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Building 371
Building History
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CO-83-K-1 – Aerial view looking south-southeast at Building 371 under construction. The building is a multilevel structure, partially underground. The plutonium storage vault extends from the west side of the building. Footings for Building 374 are visible to the left of Building 371. (5/2/74)
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CO-83-K-2 – Aerial view looking north-northeast at the subbasement of Building 371 under construction. The subbasement, the bottom level, is an irregularly shaped area consisting primarily of the lower portion of the plutonium storage vault and its transfer, repair, and stacker-retriever maintenance bays. The plutonium storage vault runs east-west. (7/2/74)
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CO-83-K-3 – Aerial view looking south at Building 371 basement under construction. The basement houses heating, ventilation, and air conditioning equipment and mechanical utilities, the upper part of the plutonium storage vault and maintenance bay, and small plutonium processing areas. The basement level is divided into nearly equal north and south parts by the upper portion of the plutonium storage vault. (10/7/74)
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CO-83-K-4 – Aerial view looking south-southwest at Building 371 ground floor under construction. The ground floor, which contains the majority of the plutonium recovery processing equipment, is divided into compartments by firewalls, airlocks, and use of negative air pressure. (1/7/75)
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CO-83-K-5 – Aerial view looking north at Building 371 after construction was completed. (11/7/78)
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CO-83-K-6 – View of Building 371 exterior wall construction detail. Building construction was hardened to withstand the forces imposed by a design-basis earthquake or tornado. (7/1/74)
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CO-83-K-7 – View of airlock entry. Airlock double doors were used to keep atmospheres confined to specific areas. (6/29/78)
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CO-83-K-8 – View of residue storage door. (6/24/78)
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CO-83-K-9 – View of closed carrier lines for moving contaminated process filters and transporting solid and liquid material samples. (9/10/96)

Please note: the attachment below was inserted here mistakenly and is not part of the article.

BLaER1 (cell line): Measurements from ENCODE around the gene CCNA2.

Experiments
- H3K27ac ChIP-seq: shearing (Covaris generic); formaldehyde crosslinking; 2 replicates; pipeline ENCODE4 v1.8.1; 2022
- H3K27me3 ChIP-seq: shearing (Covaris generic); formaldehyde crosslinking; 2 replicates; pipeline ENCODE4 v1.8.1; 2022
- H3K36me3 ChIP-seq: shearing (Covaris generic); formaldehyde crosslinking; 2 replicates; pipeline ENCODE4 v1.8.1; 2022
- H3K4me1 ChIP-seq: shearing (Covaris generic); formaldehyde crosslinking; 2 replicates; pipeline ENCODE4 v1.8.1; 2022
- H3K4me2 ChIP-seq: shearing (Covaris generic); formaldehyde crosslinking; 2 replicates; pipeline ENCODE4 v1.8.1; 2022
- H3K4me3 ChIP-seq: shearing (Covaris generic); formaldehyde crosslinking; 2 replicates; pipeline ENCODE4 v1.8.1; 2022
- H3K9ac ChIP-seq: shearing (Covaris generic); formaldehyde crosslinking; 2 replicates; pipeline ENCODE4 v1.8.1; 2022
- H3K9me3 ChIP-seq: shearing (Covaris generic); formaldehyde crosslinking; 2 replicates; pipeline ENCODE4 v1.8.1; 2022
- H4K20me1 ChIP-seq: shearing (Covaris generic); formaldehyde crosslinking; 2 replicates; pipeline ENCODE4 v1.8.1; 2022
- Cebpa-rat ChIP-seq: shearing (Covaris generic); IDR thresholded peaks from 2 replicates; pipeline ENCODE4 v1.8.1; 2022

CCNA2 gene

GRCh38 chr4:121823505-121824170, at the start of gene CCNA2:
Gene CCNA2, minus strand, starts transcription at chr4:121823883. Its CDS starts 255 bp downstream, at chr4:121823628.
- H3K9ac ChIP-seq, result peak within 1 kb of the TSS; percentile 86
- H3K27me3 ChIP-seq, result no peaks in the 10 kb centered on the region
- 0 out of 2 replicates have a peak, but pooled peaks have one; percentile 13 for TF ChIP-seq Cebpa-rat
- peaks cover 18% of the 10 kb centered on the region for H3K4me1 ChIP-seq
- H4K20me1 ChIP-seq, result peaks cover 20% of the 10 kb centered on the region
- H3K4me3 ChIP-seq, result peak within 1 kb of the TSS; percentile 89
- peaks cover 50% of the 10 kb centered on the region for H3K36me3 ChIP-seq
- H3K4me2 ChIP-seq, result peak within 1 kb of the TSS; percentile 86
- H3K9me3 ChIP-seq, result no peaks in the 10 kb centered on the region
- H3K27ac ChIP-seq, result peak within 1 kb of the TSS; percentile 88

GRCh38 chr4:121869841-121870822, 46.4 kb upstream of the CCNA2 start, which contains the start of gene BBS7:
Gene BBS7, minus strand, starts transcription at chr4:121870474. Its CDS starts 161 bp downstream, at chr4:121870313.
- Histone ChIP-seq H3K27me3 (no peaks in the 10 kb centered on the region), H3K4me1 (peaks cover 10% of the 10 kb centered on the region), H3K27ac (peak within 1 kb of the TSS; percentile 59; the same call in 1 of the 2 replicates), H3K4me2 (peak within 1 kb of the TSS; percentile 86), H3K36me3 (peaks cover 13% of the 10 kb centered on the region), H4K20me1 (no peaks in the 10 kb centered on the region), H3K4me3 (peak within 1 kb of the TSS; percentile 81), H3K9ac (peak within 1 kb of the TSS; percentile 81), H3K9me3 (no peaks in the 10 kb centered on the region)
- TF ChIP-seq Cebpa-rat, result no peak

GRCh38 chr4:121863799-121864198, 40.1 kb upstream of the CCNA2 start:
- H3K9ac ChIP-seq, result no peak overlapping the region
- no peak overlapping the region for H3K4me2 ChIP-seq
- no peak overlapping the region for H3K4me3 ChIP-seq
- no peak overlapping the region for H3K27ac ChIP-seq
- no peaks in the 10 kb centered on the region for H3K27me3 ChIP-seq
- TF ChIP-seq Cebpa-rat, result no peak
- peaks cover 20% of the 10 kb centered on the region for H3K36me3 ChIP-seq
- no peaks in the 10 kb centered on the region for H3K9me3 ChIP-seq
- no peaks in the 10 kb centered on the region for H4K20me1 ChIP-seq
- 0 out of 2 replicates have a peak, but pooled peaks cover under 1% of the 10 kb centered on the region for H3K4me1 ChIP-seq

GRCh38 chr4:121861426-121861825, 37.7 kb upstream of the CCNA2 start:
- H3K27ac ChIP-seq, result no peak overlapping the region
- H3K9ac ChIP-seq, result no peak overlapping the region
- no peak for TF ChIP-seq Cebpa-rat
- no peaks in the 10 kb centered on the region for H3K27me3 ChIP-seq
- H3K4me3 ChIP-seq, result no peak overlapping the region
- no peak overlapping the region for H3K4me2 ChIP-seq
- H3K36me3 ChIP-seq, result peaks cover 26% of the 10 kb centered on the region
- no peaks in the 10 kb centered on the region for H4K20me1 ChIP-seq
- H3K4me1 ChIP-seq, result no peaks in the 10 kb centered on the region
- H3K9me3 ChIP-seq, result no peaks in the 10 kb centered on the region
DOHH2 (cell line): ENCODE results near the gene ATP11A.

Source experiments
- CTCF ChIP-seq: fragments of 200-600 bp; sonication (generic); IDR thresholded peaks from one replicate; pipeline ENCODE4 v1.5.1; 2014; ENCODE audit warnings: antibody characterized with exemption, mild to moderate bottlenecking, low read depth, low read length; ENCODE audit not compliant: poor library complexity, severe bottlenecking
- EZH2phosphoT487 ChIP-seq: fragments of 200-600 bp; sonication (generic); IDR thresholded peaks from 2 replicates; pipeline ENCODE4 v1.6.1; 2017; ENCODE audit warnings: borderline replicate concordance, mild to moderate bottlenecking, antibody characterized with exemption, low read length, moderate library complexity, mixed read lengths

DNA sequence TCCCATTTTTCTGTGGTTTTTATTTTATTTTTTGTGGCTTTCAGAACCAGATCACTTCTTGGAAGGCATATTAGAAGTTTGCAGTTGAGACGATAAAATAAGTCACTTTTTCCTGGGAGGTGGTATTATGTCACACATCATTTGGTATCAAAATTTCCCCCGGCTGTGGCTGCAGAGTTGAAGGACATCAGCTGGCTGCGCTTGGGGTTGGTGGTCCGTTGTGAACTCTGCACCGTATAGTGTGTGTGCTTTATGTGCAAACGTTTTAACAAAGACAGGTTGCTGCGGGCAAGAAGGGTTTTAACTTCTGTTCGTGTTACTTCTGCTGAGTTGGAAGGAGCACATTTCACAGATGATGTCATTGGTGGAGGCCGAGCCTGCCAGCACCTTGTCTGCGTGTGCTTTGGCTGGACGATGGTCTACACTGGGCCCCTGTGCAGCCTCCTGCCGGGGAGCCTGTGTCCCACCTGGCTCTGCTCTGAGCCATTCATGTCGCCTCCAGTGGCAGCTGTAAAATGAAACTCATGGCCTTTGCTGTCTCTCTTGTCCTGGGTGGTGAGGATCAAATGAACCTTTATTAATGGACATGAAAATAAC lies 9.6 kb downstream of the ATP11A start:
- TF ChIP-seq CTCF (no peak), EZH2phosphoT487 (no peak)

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CO-83-K-10 – View of piping. The building had over 700 miles of piping, of which 70 miles were plutonium-processing lines. These processing lines ran through walls and traversed several floors. (6/29/78)
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CO-83-K-11 – View of the tanks for storage of plutonium-containing solutions. The tanks are in a vault. (1/80)
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CO-83-K-12 – View of remotely operated equipment. Operators viewed the equipment through a water-filled window. (10/8/81)
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CO-83-K-13 – Side view of the stacker-retriever crane from the transfer bay. The stacker-retriever is a remotely operated, mechanized transport system for retrieving plutonium containers from the storage vault. (1/80)
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CO-83-K-14 – End view of the plutonium storage vault from the remote control station. The stacker-retriever, a remotely operated, mechanized transport system, retrieves containers of plutonium from safe geometry pallets stored along the length of the vault. The stacker-retriever runs along the aisle between the pallets of the storage chamber. (3/2/86)
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CO-83-K-15 – View of the safe geometry plutonium metal storage pallets from the inside of an input-output station. Individual containers of plutonium are stored in the water-filled, double-walled, stainless steel tubes that are welded onto the pallets. (12/3/88)
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CO-83-K-16 – View of glove box workstations within the plutonium button breakout room. (9/82)
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CO-83-K-17 – View of the first plutonium button produced from the Building 371 aqueous recovery operation. (9/30/83)
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CO-83-K-18 – View of a canyon in the cleanup phase. Canyons were processing rooms used to house plutonium-handling operations that were not contained within glove boxes. Canyons were designed to become contaminated. (5/10/88)
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CO-83-K-19 – View of the interior of Building 374. Building 374, attached to Building 371, became operational in 1978 as the new radioactive waste treatment facility, replacing Building 774. (6/26/79)
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CO-83-K-20 – View of waste treatment control room in Building 374. The Building 371/374 complex was designed to emphasize automatically controlled, remotely operated processes. (1/80)
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